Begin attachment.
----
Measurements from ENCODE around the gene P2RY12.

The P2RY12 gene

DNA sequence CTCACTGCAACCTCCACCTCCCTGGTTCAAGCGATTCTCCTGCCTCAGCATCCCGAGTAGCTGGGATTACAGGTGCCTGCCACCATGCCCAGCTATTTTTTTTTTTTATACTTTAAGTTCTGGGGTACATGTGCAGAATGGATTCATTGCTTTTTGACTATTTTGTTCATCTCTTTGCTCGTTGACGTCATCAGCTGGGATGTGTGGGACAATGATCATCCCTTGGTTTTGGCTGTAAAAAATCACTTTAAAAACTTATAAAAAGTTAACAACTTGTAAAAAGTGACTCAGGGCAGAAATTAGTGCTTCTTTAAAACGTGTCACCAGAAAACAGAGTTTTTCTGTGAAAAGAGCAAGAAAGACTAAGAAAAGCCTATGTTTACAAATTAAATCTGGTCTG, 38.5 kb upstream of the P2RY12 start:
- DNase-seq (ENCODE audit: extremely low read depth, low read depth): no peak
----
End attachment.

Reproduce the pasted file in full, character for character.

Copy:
Measurements from ENCODE around the gene P2RY12.

The P2RY12 gene

DNA sequence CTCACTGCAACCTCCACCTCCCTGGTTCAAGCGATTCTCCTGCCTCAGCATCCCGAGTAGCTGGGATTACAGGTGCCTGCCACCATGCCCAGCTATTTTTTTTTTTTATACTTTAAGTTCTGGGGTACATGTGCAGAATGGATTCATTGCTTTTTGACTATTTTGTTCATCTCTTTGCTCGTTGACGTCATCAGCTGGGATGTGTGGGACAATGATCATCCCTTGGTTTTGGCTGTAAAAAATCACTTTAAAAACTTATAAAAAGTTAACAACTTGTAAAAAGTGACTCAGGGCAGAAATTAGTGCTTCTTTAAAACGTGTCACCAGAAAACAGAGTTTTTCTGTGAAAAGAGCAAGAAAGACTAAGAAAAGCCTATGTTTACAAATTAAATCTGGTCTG, 38.5 kb upstream of the P2RY12 start:
- DNase-seq (ENCODE audit: extremely low read depth, low read depth): no peak